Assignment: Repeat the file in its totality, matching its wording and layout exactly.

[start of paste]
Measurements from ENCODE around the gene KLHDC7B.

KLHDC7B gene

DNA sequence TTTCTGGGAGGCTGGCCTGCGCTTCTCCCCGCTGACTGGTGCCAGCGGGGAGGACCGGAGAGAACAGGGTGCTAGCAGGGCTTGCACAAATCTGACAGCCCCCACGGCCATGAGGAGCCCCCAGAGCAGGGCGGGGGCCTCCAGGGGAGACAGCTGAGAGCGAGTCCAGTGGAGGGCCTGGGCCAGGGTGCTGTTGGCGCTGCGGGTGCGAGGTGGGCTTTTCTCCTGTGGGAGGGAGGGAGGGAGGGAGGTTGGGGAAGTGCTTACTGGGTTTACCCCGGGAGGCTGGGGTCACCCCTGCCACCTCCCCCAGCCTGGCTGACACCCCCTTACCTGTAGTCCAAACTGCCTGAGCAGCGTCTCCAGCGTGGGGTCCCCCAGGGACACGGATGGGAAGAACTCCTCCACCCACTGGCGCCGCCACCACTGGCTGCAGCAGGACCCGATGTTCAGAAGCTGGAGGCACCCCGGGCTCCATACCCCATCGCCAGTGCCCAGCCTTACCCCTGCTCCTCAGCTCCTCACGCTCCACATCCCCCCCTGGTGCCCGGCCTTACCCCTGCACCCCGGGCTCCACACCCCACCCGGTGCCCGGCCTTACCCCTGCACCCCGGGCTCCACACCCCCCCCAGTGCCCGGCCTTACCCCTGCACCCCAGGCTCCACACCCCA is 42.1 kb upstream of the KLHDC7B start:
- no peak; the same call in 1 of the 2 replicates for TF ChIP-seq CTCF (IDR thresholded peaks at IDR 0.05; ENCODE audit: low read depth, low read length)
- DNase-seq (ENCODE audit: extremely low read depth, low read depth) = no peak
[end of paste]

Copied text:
Measurements from ENCODE around the gene KLHDC7B.

KLHDC7B gene

DNA sequence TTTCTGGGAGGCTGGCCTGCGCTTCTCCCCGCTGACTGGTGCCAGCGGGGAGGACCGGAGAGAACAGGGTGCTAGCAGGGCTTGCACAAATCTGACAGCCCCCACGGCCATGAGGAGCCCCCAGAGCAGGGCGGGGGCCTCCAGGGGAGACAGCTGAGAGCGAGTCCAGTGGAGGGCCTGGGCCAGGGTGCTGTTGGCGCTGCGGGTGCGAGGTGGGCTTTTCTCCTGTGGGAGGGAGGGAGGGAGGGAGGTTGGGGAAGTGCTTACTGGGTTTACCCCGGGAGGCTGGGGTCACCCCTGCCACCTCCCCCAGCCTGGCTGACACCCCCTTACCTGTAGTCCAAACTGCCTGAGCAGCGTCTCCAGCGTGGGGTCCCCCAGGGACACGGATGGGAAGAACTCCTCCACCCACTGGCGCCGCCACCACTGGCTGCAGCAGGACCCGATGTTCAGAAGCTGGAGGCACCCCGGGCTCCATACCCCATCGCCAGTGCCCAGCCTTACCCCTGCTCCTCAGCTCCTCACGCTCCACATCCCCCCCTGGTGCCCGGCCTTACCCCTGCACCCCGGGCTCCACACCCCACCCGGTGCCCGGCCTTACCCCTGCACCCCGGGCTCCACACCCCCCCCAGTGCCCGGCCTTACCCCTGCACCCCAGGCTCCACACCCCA is 42.1 kb upstream of the KLHDC7B start:
- no peak; the same call in 1 of the 2 replicates for TF ChIP-seq CTCF (IDR thresholded peaks at IDR 0.05; ENCODE audit: low read depth, low read length)
- DNase-seq (ENCODE audit: extremely low read depth, low read depth) = no peak